Thursday, July 31, 2014
One fish, two fish, good fish, bad fish...relativism: Daily Mass Homily--Thursday, July 31st (Memorial of St. Ignatius of Loyola)
One of the most dangerous philosophies of our society is relativism. Pope Emeritus Benedict XVI called such a belief the tyranny of relativism. This worldview states that what is true for you is true for you, and what is true for me is true for me.
On one level this system is okay. For instance, it is true for me that I like chocolate ice cream. At the same time, it may be true for you that you loathe chocolate ice cream and prefer cookies and cream. Both of these may be true because they are subjective—based on an individual’s perceptions.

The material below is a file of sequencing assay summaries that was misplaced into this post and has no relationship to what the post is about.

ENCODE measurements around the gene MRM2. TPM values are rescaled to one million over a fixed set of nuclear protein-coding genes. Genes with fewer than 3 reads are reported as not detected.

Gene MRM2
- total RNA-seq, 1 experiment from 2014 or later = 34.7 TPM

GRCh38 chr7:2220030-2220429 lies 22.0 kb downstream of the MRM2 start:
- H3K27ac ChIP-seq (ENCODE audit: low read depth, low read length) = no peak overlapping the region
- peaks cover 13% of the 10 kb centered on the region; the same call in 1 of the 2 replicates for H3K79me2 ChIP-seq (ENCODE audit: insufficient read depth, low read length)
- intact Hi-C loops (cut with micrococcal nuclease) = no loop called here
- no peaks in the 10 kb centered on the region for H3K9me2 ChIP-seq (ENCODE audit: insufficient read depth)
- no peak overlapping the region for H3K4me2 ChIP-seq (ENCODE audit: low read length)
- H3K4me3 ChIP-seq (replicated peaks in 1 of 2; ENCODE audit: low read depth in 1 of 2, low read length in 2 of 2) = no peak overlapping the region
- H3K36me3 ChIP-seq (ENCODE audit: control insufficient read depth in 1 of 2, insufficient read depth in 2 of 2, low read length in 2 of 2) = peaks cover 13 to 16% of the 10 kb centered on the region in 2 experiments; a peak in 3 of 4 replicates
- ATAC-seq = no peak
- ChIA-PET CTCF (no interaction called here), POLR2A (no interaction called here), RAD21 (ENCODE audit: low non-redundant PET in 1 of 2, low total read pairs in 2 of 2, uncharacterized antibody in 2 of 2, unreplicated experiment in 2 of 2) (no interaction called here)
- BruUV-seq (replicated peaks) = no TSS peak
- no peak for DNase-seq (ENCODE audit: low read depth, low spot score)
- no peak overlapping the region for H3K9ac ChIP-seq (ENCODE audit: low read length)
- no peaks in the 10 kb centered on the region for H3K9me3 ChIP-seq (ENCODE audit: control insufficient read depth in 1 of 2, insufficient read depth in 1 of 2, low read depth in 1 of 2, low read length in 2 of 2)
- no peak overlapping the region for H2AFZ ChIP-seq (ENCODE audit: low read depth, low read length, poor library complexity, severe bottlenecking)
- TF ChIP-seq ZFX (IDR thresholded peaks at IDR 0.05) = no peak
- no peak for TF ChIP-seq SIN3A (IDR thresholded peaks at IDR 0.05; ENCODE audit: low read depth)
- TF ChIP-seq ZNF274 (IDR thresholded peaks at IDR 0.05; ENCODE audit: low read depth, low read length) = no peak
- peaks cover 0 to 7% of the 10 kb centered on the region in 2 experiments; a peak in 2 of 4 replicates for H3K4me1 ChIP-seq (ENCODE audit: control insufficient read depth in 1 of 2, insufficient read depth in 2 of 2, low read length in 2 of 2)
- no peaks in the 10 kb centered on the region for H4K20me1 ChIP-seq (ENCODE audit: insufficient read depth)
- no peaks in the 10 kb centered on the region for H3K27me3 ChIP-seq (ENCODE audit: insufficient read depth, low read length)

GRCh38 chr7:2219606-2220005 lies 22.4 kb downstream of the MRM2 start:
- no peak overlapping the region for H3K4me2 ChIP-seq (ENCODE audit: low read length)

There are other truths, however, that do not allow such differences. We call these objective or universal truths—they are simply true no matter what any individual thinks.
Jesus highlights this fact: “The Kingdom of heaven is like a net thrown into the sea, which collects fish of every kind. When it is full they haul it ashore and sit down to put what is good into buckets. What is bad they throw away.” Indeed, there is such a thing as good and bad, especially when it comes to human morality.
St. Ignatius of Loyola was famous for his Spiritual Exercises. His primary focus in this work was in learning how to discern our spiritual ebbs and flows to be able to understand what is from God, what is from the world, what is from our personal sinfulness or what is from the evil one. His focus is on discerning the truth—not according to our standards, but God’s.
May God give us the wisdom to discern what is right and wrong in the choices we make today. May we always choose the good, avoid evil and so glorify God.